Selous in February

Southern Tanzania

Mar 13 2012 Written by:Rob Barbour

Spending 3 days in the Selous Game Reserve in Southern Tanzania is always a pleasure but no more so than in February after the short “mango ripening” rains have stopped and before the towering Cumulo Nimbus clouds that signify the coming of the torrential thunderstorms of the long rains.  The rivers and lakes have ample water and the short green grass and foliage of the  predominantly miombo/ acacia/ terminalia wood land supports an abundance of birdlife and mammals. It was a particular pleasure to stay at arguably one of  East Africa’s best lodges, Beho Beho, with some clients from Muscat in Oman who had never traveled to Africa before.

The Selous is one of the largest protected areas in Africa and has a primeval feel – the lifeblood of the northern part of the Reserve being the mighty Rufiji River and its network of flood channels, sand rivers and lakes.  Beho Beho is tucked up in the north west corner of the park and has a wide range to terrain to explore and at this time of year we were lucky enough to see only one other vehicle on our travels.

The wide range of activities kept us all busy and active.  Afternoon walks – guided by Ian, Walter and Onesmo were always interesting and informative.  Walks lasted no  more than 3 hours and took us passed hippo pools and calmly browsing bull elephant.  The calm and professional attention of the guides insured that my first time to Africa travelers were always comfortable.  Inevitably we would end up at some scenic spot to watch the sun going down over a landscape that can be captivating at any time of day.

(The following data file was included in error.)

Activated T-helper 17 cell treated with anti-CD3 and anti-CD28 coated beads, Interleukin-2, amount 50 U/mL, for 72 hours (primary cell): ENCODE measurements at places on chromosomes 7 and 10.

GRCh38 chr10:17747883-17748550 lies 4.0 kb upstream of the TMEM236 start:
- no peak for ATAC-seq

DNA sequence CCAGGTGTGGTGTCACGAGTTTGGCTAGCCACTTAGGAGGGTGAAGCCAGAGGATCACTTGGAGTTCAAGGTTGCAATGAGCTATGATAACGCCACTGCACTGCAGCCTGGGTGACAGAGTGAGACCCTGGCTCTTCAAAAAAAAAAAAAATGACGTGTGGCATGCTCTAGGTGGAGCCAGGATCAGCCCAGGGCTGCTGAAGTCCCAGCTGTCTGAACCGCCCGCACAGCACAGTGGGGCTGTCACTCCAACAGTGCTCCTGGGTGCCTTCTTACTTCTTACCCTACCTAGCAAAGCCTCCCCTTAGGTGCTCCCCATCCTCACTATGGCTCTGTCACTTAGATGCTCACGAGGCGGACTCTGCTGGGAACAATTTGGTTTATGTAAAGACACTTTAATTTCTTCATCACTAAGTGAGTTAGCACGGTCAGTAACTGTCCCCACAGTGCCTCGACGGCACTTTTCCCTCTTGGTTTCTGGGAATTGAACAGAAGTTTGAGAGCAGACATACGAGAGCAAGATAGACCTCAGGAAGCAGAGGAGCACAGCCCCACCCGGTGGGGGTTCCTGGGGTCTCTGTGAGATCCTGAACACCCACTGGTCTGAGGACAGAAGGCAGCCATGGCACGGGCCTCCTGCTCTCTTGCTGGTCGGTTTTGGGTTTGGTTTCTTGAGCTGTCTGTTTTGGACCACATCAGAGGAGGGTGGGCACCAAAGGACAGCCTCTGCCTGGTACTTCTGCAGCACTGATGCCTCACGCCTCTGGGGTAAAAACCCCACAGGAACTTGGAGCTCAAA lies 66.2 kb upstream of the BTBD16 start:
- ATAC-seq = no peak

A bush breakfast in the shores of Lake Tagalala followed by boat safari across the lake was one of the highlights.  Lake Tagalala is incredibly rich in fish and supports perhaps the highest concentration of Nile Crocodile than any body of water, as well a huge variety of birdlife, not to mention several pods of hippo. The day was capped off by soaking in the hot springs that bubble out of the hills before returning to camp for a late lunch and a swim in the refreshing Beho Beho pool. I don’t think we ate a meal in the same place for the whole time we were there and the food at Beho Beho is as good as I have had on any safari.  Of course we saw a vast array of wildlife including lion, elephant, vast herds of Cape Buffalo, Maasai Giraffe and Nyasa Wilderbeest.  Our search for wild dog (which had been sited recently)  was unsuccessful however just the process of the search was enjoyable enough as we were constantly closely escorted by large flights of colourful Northern Carmine Bee Eaters that would use the movement of the vehicle to flush out tasty grasshoppers which were caught in flight.

I was delighted that even this short journey to the Selous allowed some first time visitors to develop a deep appreciation and passion for Africa and to feel moved enough to express a strong desire to return soon. For more information, please do not hesitate to contact us.